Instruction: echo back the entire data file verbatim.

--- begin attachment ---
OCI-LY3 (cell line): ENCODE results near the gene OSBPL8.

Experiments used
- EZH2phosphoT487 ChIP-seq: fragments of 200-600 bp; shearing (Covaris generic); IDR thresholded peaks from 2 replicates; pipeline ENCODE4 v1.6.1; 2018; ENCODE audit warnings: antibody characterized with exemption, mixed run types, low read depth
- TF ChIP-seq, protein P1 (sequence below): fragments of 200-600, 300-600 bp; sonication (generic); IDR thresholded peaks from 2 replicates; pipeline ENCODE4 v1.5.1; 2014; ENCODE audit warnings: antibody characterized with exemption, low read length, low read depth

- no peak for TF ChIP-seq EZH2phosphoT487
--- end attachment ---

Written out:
OCI-LY3 (cell line): ENCODE results near the gene OSBPL8.

Experiments used
- EZH2phosphoT487 ChIP-seq: fragments of 200-600 bp; shearing (Covaris generic); IDR thresholded peaks from 2 replicates; pipeline ENCODE4 v1.6.1; 2018; ENCODE audit warnings: antibody characterized with exemption, mixed run types, low read depth
- TF ChIP-seq, protein P1 (sequence below): fragments of 200-600, 300-600 bp; sonication (generic); IDR thresholded peaks from 2 replicates; pipeline ENCODE4 v1.5.1; 2014; ENCODE audit warnings: antibody characterized with exemption, low read length, low read depth

- no peak for TF ChIP-seq EZH2phosphoT487